INTERNATIONAL: Compassion in a time of COVID

Aid being distributed in Hazaribag Diocese, India (Images © Aid to the Church in Need)
Aid being distributed in Hazaribag Diocese, India (Images © Aid to the Church in Need)

Benefactors of a leading Catholic charity responded to the pandemic by donating more in 2020 than the previous year, as the organisation rushed out emergency COVID-19 projects amid growing persecution.

Aid to the Church in Need (ACN) thanked supporters, who helped priests, Sisters and lay workers tackling the coronavirus crisis, as the charity released its annual accounts today (Friday 18th June) – highlighting a global increase of €16.4 (£14) million in support in 2020.

Dr Thomas Heine-Geldern, executive president of ACN (International), said: “Not only did the pandemic turn our own work upside down, but it also dramatically worsened the plight of Christians in many regions of the world, who found themselves literally, almost overnight, without work, pay or food.”

Dr Heine-Geldern added: “In this emergency, however, ACN’s benefactors remained true to the charity. This great generosity leaves us feeling profoundly grateful.

“It was quite unforeseen, especially since the crisis has inflicted profound economic insecurity and difficulties on us all.”

According to the charity’s international annual accounts, ACN’s 23 offices around the world raised more than €122 (£104) million in 2020.

Neville Kyrke-Smith, national director of Aid to the Church in Need’s UK office – which raised £11.3 million (including accrued legacies) in 2020 – also thanked benefactors for their outstanding generosity, but stressed that there was still a challenge to support the persecuted Church.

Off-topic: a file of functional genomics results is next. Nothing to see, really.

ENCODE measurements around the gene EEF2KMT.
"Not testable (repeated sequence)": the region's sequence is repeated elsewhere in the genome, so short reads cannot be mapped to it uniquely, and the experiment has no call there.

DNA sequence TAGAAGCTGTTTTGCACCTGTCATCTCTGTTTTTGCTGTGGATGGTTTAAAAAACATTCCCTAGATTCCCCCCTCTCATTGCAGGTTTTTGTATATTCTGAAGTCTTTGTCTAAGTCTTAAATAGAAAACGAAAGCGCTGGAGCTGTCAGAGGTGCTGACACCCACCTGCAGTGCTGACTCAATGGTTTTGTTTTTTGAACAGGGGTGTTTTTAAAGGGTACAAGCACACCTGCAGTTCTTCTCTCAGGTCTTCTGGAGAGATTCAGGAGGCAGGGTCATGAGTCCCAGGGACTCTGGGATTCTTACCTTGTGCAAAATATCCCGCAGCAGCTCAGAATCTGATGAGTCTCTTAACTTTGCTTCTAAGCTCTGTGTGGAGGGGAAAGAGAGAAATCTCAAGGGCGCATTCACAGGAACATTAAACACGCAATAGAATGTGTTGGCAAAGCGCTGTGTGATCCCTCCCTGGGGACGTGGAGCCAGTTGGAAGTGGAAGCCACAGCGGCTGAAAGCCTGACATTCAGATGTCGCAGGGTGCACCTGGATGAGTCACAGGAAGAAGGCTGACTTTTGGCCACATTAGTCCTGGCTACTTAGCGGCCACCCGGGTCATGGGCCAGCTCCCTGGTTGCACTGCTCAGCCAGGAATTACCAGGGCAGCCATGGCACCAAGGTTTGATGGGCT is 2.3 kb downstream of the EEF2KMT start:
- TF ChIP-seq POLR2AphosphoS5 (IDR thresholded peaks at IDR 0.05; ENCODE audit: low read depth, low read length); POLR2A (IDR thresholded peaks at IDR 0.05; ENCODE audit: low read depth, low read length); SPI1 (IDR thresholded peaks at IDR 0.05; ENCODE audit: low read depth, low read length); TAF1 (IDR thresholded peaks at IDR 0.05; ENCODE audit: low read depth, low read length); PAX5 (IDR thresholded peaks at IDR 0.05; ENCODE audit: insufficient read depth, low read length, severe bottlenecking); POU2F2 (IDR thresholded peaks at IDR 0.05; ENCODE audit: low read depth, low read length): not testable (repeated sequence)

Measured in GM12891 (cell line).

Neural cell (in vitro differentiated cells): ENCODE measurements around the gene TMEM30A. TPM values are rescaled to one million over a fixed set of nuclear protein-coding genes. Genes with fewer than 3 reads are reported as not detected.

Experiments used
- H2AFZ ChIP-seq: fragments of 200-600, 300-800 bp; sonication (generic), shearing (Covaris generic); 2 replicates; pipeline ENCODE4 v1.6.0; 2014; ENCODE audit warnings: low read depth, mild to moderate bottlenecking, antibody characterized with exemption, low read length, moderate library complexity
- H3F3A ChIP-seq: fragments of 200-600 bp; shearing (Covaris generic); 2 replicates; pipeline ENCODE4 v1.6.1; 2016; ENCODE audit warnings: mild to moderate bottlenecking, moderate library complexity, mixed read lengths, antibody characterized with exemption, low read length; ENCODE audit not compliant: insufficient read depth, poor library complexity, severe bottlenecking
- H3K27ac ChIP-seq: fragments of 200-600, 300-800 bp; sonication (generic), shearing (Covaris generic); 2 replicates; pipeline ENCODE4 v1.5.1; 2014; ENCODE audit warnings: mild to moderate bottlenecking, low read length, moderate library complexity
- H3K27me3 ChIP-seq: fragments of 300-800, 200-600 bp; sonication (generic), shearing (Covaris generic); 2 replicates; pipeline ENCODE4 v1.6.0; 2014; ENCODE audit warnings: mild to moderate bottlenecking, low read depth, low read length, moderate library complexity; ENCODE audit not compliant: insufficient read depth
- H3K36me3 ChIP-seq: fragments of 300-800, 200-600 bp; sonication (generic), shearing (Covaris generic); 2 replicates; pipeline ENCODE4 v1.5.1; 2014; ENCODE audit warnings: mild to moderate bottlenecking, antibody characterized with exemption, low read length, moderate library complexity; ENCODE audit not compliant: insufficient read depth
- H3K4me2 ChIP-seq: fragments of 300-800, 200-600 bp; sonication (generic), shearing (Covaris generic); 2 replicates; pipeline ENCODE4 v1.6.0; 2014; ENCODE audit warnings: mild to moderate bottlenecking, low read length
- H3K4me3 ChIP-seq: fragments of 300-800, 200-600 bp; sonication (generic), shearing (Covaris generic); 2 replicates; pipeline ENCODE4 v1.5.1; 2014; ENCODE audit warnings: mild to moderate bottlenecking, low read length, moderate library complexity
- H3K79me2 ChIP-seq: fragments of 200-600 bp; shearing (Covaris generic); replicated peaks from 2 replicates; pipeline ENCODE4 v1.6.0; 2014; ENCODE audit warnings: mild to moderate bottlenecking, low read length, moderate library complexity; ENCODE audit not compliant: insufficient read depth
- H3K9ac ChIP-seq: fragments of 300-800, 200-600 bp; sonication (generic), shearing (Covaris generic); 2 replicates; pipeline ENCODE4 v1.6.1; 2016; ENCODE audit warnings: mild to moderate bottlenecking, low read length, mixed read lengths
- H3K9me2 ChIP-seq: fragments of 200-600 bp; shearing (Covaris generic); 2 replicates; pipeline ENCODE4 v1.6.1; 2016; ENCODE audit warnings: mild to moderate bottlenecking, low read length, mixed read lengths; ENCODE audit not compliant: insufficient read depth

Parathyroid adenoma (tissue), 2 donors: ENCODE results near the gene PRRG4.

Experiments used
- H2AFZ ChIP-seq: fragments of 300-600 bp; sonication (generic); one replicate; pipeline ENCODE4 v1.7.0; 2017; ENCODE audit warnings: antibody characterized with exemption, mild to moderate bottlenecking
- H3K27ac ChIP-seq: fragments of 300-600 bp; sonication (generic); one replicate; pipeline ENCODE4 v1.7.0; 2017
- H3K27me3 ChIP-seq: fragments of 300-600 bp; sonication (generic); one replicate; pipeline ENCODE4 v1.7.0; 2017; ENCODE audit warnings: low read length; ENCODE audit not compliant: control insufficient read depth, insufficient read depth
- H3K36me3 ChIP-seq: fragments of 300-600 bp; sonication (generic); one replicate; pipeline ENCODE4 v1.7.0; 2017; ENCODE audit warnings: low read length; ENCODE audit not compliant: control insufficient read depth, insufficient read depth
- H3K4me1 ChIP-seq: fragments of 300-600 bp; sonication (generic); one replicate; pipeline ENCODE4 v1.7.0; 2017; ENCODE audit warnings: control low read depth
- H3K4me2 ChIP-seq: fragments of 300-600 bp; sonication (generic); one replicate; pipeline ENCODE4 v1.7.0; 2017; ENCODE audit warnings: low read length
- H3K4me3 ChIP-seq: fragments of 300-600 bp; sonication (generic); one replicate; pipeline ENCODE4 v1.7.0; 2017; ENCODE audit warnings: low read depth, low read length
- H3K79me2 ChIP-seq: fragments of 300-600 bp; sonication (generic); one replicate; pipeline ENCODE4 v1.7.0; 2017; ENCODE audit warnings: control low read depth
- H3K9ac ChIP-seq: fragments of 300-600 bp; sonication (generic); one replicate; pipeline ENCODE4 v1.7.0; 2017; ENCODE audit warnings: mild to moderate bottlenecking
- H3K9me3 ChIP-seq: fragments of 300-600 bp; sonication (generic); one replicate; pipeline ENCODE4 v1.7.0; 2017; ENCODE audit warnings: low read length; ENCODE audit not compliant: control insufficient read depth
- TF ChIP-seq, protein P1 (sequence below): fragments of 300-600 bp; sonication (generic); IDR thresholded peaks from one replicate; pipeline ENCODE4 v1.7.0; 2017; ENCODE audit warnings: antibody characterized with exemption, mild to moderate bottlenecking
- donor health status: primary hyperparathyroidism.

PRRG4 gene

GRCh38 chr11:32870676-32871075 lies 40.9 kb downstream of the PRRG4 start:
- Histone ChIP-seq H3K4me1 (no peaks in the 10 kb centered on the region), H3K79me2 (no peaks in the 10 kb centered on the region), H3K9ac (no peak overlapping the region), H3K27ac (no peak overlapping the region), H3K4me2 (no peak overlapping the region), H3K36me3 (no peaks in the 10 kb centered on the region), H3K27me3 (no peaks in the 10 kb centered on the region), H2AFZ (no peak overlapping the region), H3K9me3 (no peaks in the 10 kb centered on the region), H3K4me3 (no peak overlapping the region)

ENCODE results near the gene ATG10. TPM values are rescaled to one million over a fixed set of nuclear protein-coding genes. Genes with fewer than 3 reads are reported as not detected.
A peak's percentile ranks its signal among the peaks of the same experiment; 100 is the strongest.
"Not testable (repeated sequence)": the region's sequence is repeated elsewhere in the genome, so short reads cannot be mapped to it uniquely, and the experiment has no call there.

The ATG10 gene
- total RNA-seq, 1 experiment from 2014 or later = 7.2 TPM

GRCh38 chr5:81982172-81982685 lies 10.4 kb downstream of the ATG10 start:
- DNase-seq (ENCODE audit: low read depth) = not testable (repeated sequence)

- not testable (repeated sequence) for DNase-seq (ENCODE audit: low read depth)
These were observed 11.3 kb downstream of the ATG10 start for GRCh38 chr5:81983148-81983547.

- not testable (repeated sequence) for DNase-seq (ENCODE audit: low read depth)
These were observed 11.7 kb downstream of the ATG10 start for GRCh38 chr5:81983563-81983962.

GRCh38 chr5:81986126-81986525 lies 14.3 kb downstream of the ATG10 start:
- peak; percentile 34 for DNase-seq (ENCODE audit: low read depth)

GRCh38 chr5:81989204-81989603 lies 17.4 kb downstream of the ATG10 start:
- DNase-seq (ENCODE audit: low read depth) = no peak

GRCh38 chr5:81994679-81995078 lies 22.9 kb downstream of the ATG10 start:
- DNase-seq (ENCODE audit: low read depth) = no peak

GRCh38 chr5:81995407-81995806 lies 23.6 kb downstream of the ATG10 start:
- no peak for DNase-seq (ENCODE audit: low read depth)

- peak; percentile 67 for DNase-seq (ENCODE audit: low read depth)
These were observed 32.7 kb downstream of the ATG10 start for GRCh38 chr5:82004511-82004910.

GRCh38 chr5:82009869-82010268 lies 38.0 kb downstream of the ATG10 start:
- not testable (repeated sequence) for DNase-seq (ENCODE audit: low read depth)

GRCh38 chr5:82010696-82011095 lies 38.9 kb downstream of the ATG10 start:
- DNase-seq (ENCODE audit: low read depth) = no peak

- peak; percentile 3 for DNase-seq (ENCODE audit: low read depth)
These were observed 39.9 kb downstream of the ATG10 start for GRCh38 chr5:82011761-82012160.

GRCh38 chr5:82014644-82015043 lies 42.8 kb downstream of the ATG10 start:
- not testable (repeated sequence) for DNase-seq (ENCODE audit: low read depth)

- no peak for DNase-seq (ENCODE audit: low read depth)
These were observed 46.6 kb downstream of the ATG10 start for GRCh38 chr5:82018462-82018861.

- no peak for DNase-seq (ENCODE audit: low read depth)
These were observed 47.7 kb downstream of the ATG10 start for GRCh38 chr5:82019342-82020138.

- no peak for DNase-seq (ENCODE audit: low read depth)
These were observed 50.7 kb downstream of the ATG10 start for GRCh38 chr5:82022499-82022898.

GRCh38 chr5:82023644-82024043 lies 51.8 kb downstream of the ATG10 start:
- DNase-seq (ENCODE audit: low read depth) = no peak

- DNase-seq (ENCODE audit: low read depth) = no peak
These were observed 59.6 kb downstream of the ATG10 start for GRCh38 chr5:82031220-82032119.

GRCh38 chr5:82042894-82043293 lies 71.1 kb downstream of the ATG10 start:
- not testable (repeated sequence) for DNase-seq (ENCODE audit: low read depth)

He said: “We are so grateful to our benefactors, who came to the aid of their suffering brothers and sisters when the global coronavirus pandemic was casting its shadow over everything in 2020.

“Many priests, particularly in Africa and Latin America, relied our benefactors’ Mass stipends – for some pastors this was their only source of income during lockdown.”

In 2020 Mass stipends rose from 15.9 to 22.8 percent of the charity’s total aid.

Mr Kyrke-Smith added: “ACN also focused on supporting Sisters who have been carrying out vital pastoral work in very difficult circumstances, bringing the compassion of Christ to those suffering because of the pandemic.

“In so many cases they lost all their income because of the coronavirus crisis – how could we not help them to continue their ministry of love?”

Aid to the Church in Need said there had been changing regional priorities in 2020 as a result of the pandemic.

Aid for Africa increased to 32.6 percent (from 29.6 in 2019), caused not only by the coronavirus crisis but also by the growing threat of Islamist extremism.

Dr Heine-Geldern said: “We are greatly concerned, particularly for the countries of the Sahel region, where there has been an explosion of terrorism.

“The pandemic has made the situation of the uprooted refugees yet more difficult, and in many cases the Church is the only institution still remaining to support the people”.

Asia was another priority region, receiving 18 percent of the charity’s aid in 2020.

According to one analysis, there were 327 incidents of discrimination or persecution against Christians in India last year, despite several lengthy coronavirus lockdowns.

A total of 4,758 projects worldwide were supported by ACN last year. The UK office of the charity supported 394 projects in 82 countries.